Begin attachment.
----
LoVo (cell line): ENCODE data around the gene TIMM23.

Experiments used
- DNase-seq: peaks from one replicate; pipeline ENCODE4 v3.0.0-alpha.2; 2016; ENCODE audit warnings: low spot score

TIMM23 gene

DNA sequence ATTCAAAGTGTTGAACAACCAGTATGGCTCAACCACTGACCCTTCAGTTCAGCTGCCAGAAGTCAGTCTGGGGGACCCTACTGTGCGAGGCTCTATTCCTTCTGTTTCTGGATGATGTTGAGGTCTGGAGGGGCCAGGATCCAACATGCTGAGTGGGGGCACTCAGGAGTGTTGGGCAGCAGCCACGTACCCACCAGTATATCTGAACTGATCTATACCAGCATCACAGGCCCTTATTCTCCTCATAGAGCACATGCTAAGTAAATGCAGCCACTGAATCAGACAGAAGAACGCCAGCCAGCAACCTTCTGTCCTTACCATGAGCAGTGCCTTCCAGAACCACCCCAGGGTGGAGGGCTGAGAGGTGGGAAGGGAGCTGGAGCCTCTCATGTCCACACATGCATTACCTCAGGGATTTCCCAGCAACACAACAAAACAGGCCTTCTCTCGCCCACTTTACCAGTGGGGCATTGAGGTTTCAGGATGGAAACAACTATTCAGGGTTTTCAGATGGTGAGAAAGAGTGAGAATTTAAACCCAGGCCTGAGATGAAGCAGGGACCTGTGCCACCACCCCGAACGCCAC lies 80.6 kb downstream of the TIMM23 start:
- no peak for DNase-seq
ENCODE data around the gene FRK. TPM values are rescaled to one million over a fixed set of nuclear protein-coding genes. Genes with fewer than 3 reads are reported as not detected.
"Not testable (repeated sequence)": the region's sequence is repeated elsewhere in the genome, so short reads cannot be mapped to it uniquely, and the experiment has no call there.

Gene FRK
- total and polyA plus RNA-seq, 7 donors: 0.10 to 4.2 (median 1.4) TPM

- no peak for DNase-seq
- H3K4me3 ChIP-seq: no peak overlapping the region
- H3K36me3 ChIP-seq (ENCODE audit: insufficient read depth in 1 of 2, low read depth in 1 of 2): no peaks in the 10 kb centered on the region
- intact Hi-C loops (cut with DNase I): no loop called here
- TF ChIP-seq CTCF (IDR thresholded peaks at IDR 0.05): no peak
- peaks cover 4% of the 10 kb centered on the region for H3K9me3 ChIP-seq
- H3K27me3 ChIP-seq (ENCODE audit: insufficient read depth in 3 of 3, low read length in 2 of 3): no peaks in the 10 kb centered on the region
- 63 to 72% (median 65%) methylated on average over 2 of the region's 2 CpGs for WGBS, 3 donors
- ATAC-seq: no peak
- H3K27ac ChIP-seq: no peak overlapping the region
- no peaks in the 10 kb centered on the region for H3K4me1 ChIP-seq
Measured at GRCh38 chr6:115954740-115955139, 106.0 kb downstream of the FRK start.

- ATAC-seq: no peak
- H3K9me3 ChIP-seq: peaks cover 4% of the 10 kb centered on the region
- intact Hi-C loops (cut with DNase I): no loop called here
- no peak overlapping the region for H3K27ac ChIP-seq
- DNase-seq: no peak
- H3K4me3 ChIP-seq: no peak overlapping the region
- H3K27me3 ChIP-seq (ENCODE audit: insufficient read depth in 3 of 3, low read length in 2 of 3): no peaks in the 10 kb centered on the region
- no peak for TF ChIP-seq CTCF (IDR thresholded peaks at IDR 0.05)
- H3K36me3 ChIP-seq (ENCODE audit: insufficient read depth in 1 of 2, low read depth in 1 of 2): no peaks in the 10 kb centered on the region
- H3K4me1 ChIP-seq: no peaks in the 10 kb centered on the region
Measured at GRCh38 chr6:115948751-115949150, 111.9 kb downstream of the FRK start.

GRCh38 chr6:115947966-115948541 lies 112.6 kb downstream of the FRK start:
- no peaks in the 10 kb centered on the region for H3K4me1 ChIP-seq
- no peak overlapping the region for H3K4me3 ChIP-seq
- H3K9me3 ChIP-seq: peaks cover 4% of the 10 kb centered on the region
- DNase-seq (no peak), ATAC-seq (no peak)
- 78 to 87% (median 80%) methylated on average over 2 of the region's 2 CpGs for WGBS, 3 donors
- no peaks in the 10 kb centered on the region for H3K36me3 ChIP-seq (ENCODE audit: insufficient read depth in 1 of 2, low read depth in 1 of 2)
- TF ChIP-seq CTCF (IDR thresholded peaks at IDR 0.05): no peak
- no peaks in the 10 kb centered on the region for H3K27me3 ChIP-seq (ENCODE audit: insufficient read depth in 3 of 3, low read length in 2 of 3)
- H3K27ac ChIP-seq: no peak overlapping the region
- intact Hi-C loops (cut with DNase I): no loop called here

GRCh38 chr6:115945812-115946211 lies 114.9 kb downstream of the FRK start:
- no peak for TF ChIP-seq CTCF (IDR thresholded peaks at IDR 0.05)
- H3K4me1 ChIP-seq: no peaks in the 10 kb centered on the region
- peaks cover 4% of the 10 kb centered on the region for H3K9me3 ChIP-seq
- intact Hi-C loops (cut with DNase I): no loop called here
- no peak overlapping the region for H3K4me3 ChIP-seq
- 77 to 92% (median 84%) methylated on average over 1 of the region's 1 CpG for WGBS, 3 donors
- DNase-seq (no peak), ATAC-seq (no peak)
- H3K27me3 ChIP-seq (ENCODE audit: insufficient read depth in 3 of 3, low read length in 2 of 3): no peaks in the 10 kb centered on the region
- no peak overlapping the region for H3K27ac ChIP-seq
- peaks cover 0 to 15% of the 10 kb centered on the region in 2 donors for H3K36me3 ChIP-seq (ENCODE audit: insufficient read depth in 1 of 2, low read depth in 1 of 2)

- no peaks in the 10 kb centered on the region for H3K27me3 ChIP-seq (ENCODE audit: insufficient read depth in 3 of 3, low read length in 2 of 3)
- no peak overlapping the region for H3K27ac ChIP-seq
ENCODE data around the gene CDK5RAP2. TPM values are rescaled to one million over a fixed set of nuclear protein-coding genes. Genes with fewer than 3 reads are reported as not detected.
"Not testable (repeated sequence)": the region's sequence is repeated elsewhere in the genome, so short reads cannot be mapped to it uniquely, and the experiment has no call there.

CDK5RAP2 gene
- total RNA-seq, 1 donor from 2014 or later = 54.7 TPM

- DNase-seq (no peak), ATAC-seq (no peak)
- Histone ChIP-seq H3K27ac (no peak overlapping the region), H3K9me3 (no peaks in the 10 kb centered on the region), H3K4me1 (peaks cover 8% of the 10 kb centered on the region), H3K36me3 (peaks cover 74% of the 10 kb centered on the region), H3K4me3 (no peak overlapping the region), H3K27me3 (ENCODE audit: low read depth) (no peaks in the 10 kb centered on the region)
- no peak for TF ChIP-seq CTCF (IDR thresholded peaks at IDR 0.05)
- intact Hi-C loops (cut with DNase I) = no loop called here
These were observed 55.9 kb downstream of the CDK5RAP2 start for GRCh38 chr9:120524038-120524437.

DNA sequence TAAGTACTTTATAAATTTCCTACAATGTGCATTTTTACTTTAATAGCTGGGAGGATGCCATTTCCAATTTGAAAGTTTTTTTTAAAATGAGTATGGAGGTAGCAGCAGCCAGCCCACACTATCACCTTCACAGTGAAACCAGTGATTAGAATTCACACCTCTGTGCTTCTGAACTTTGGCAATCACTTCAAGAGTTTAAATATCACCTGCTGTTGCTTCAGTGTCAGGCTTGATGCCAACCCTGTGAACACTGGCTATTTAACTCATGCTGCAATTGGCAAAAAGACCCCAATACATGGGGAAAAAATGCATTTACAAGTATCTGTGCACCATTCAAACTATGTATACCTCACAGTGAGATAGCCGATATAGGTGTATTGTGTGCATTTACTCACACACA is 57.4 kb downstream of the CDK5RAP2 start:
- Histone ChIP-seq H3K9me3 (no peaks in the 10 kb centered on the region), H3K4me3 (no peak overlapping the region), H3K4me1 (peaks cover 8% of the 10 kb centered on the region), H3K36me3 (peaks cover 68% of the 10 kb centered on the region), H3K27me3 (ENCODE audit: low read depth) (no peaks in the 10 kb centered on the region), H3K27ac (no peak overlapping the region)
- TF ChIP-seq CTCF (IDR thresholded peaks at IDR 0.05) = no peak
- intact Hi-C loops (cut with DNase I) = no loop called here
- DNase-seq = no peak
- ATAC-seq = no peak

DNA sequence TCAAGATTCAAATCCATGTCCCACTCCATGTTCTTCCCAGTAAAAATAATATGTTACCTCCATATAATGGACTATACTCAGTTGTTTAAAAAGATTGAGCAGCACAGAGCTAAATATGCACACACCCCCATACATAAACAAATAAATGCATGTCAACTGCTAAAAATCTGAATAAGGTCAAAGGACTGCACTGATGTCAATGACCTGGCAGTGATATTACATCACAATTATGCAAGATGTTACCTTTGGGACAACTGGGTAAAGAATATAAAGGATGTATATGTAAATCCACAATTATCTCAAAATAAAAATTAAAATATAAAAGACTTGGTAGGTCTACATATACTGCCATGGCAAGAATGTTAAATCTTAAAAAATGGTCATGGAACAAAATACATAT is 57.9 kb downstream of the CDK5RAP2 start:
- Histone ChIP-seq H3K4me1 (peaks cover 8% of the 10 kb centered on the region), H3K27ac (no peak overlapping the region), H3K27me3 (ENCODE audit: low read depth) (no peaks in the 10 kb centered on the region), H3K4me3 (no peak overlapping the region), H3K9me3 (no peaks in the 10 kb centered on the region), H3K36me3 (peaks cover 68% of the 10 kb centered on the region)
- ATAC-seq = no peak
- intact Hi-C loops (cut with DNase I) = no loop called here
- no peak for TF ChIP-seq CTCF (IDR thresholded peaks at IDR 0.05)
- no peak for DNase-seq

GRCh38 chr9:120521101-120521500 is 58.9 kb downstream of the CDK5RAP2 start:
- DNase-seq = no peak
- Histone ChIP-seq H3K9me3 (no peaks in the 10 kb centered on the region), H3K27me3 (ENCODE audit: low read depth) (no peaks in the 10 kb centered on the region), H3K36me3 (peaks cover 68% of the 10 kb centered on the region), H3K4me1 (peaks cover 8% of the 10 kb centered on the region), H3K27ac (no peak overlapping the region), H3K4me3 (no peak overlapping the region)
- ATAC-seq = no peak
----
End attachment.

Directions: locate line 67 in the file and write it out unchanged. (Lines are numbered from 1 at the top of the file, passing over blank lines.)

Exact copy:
DNA sequence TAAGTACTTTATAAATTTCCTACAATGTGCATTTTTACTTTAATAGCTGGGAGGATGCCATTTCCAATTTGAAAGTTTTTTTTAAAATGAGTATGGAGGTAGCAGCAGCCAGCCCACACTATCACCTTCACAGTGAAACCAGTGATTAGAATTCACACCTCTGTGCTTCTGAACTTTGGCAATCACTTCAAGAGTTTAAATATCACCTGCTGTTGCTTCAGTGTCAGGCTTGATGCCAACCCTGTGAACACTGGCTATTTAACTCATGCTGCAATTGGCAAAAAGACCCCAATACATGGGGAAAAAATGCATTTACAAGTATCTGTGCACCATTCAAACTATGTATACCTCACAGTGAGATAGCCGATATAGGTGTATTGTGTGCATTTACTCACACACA is 57.4 kb downstream of the CDK5RAP2 start: